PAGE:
Here’s an overview of many of the major categories of marketing expenses common to most industries, and some examples of expenses within each category. Your industry will doubtless have its own categories, and your company may have its own unique expenses.

Advertising

This can be newspaper ads, magazine ads, paying for direct mail (producing, printing, envelope-stuffing, postage), TV and radio ads, online advertising (Facebook, Instagram, LinkedIn, email, pay per click), or any other kind of advertising.

Printing

Producing brochures, flyers, catalogs, coupon books, banners, business cards, or any other kind of print matter.

Design and Development Services

This can be paying for software such as Photoshop, or paying a graphic artist for work on a job basis; paying freelance illustrators, writers, editors, or other production professionals; paying designers for creative work.

Looking to get freelance or part-time help? We have a post on that!

Promotional Swag

Buying t-shirts, pens, notepads, sunglasses, sweatshirts, car wrap, USB drives, bags—all that good stuff you’re going to give away in Chicago, or to your customers, or to walk-ins at your store.

Tools and Technology

Some of this might fall under design and development, depending on your company, but this category covers expenses for your website, your automated platforms, your customer relationship management (CRM) system, your business’ domain name, etc.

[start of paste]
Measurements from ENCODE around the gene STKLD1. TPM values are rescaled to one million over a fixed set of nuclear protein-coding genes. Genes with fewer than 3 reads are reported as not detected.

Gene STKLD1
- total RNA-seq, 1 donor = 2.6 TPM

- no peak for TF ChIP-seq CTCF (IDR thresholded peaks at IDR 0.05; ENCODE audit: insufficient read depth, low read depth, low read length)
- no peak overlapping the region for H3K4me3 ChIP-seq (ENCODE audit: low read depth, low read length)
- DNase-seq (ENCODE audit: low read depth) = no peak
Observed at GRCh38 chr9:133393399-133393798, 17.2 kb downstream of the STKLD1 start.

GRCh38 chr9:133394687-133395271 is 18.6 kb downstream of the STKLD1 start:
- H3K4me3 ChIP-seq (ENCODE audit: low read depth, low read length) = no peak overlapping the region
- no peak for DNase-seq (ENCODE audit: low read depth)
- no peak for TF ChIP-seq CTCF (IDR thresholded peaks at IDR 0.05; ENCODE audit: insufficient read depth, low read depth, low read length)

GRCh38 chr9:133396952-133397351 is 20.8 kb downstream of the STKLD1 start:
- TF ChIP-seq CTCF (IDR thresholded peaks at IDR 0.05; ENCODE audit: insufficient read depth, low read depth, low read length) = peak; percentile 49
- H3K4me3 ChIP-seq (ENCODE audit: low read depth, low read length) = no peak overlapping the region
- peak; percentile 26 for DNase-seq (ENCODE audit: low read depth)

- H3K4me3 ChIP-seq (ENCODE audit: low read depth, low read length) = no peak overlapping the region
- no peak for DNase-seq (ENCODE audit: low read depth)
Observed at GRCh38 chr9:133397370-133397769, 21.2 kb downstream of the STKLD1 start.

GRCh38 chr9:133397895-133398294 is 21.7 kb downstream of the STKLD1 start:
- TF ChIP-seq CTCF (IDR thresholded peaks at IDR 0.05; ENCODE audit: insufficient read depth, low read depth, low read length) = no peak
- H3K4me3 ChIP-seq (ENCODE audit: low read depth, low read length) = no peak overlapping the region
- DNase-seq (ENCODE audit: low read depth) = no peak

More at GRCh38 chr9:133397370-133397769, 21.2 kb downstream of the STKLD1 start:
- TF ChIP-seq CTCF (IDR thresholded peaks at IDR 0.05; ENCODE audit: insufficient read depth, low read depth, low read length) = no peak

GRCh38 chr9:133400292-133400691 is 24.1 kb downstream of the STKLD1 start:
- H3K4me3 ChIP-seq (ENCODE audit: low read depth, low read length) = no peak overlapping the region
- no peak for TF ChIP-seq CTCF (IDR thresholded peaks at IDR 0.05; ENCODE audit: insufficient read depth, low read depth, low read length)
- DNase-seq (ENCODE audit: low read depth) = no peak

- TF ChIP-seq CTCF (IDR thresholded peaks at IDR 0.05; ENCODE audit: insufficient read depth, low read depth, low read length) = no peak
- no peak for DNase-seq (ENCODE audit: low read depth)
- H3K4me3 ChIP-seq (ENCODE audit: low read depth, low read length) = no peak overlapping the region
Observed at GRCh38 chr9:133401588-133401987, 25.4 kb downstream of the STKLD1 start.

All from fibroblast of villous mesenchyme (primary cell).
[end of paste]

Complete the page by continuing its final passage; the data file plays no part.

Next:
Equipment

Many of your marketing efforts are done on computers, laptops, or even tablets, displayed on monitors, generating hardcopies on printers, using phones and cameras.

Staffing

Salaries for the marketing staff, contract fees for agencies or outside suppliers or vendors, and so on.

Research

Buying access to industry reports, journal articles, product reviews, and paying freelancers to compile or analyze those reports for you.

Event Expenses

You knew we’d get back to Chicago, right? Events cost money to attend – registration fees, travel expenses, supplies for the booth, meal and housing expenses for conferences and trade shows, supplies for events you host yourself—this is a big category all by itself.

When you have your expenses broken out and know what each line item on your marketing plan will cost, it makes it a lot more practical for you to review that plan in the light of real-world available resources and decide what your priorities are. Maybe Chicago just isn’t in the cards at all. Or maybe you decide that the trade show is worth the expense even if that means cutting the print budget. The decisions are yours to make, and once you have the data to make them, you’ll be in good shape.

 

It’s hard to come up with a marketing budget if you don’t have a marketing plan! Choose one of the six free plans in our guide below and adapt it to your business.

Robert Hayes
Robert Hayes
Robert is a freelance writer and editor with two decades of experience. He writes on a wide variety of topics, but finds marketing to be especially interesting because it requires combining psychological and business principles to craft compelling messages.